By matching people with common interests but different viewpoints, PenPal Schools gives participants access to unique insight that might look incredibly different from the bird’s eye view or summaries they see in the news. One program, Walking to Freedom, brings people from around the world together to discuss discrimination, diversity, and crusaders for civil rights. To hone the course’s international perspective, PenPal Schools developed the program with Via Afrika, an educational publisher in South Africa.
PenPal Schools is also a valuable resource for those studying a specific language or destination. The World Explorer and Language Exchange courses allow participants to teach each other.
In addition to traditional students, Troyen has seen executives use the program to prepare for international partnerships. Knowing some customs and etiquette of another country, particularly in Asia, is a huge asset when trying to close a deal.
In those cases, the ability to choose the nationality of your pen pal is essential. According to Crystal Germond, head of marketing for PenPal Schools, this is the program’s most requested feature, and they are working toward a solution.
For Hispanic Americans, the ability to choose the pen pal’s nationality will offer families the chance to explore their heritage. Second and third generation Americans can converse with people their own age, giving immediacy and relevance to the histories and values of their family. Students in the Latin American countries can see how American families keep their culture alive in the United States.
“We’ve designed these courses with these experiences in mind,” Germond said.
As demand increases among those who will use the program as a business tool, PenPal Schools will be able to add paid “premium” courses to their current content. Their core courses, World Explorer, World News, Decision 2016, and Walking to Freedom, are currently offered free of charge. Troyen is committed to keeping them so, even with excellent course leaders and rich content. They also plan to grow their free courses. Publishers signed on for business or research oriented publishing, courses that will likely have a fee attached, have also agreed to a “buy one/give one” providing free content as well as paid.
The free programs drive the mission of PenPal Schools, extending its reach as far as any technology can carry it.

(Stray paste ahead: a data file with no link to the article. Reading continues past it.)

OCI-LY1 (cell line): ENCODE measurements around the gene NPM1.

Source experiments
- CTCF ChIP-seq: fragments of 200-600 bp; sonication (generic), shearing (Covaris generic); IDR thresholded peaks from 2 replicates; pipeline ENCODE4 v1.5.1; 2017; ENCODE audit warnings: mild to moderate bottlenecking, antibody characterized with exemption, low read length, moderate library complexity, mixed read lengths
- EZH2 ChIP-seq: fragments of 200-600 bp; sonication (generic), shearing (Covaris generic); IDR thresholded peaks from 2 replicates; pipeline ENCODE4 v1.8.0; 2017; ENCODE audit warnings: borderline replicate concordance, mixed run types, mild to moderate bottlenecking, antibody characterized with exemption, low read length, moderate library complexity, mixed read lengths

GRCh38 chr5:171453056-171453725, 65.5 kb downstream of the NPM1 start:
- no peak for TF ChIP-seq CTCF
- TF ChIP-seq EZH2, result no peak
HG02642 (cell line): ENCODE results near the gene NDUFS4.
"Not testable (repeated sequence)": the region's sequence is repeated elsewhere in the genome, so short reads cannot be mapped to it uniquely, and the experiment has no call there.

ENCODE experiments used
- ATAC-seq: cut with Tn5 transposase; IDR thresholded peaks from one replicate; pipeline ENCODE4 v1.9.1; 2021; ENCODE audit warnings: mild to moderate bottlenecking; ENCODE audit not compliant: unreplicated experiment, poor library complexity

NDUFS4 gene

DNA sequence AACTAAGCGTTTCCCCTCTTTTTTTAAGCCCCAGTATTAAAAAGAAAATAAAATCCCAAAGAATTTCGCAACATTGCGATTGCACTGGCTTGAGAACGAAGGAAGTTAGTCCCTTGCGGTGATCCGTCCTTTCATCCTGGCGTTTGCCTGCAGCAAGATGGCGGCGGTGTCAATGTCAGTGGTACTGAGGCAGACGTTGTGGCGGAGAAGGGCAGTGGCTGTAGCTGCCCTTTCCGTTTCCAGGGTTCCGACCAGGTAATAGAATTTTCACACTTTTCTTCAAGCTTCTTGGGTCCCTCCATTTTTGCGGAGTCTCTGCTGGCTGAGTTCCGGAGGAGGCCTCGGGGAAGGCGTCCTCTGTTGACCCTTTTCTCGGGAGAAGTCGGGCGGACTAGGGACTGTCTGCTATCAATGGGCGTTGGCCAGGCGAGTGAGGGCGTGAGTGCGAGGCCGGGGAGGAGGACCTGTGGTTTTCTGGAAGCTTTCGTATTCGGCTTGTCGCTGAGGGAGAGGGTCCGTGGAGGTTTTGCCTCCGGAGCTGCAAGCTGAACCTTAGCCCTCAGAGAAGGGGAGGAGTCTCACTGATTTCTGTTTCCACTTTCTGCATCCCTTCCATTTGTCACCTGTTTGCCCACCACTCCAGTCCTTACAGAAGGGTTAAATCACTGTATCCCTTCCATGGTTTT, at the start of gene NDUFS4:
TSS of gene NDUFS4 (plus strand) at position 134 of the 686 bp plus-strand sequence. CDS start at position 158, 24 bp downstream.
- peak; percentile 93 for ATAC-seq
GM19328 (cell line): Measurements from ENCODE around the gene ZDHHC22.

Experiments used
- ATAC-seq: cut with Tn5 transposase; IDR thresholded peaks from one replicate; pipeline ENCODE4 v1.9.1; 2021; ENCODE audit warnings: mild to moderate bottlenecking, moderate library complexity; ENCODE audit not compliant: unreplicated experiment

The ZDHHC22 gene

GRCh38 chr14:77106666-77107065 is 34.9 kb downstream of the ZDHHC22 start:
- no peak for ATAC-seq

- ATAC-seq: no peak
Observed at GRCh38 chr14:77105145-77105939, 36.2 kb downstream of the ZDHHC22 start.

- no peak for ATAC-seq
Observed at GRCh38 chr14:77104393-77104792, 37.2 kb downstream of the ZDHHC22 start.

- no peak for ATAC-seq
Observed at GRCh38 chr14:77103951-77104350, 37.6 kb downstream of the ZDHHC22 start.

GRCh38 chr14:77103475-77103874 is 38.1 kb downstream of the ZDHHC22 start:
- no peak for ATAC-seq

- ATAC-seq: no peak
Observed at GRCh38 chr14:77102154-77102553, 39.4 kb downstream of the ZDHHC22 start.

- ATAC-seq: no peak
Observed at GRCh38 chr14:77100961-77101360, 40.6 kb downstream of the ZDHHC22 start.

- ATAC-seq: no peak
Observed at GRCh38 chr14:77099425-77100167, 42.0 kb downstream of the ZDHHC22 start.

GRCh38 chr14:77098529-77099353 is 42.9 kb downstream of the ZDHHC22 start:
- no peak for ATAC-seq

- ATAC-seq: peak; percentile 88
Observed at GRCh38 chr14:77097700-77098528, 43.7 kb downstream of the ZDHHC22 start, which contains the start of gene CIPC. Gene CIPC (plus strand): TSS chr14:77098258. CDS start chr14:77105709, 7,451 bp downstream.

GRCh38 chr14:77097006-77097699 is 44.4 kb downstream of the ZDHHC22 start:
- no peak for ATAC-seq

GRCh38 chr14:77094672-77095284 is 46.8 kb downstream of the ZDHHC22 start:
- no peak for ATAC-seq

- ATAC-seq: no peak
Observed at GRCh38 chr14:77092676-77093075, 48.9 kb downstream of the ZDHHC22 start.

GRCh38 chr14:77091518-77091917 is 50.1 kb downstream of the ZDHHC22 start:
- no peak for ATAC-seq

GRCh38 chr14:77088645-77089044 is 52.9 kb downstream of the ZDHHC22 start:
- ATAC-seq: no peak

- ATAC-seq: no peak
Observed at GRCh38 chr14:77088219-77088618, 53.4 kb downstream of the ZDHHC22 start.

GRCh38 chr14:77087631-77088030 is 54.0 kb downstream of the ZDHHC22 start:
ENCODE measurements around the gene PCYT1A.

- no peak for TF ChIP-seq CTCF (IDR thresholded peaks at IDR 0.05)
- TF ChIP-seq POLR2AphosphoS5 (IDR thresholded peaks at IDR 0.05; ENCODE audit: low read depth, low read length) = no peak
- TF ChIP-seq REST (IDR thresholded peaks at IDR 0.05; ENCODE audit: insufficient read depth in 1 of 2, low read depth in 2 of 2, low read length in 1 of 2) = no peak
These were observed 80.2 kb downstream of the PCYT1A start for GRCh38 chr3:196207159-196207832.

Girls living in poverty around the world often exist in the margins of their own society, with almost no sense of belonging or connection with the world beyond their villages or neighborhoods. Meaningful exchanges with their pen pals validate and honor their perspective and their relevance in a world where they are often invisible.
A letter from the head of the Mfangano Girls Empowerment Academy in Kenya, demonstrates that what begins as an educational exercise often ends in emotional enrichment.
“Penpal Schools is counted on as a big blessing, in that our orphaned students will have a chance to chat and share different ideas with friends from different parts of the world, something I believe will have a heart-felt impact and boost to our efforts of training them to embrace the sense of belonging and acceptance,” Sungu Samnirwa stated.
Low barriers to participation also increase the authenticity of a global exchange. The ability to pay, even what might be considered nominal participation fees, automatically informs the perspectives represented. Troyen is not concerned that the lack of fee will attract “non-serious” students or decrease incentive to participate. School kids in Ghana are waiting in line to use the one internet connected laptop in the area. He has no doubts about their commitment. In this way PenPal Schools might have an advantage on certain study abroad experiences, at least in this author’s opinion.
Troyen still believes that travel is the most effective and thorough means to global perspective. He doesn’t aim to replace study abroad, gap-years, or in any way decrease the population’s motivation to get out and see the world. On the contrary, PenPal Schools wants to start conversations between learners. Their hope is that those conversations will lead to more compassion, diverse perspectives, and a hunger to learn beyond what we think we know about the world.
*Top image: PenPal Schools participants in Argentina. Courtesy photo.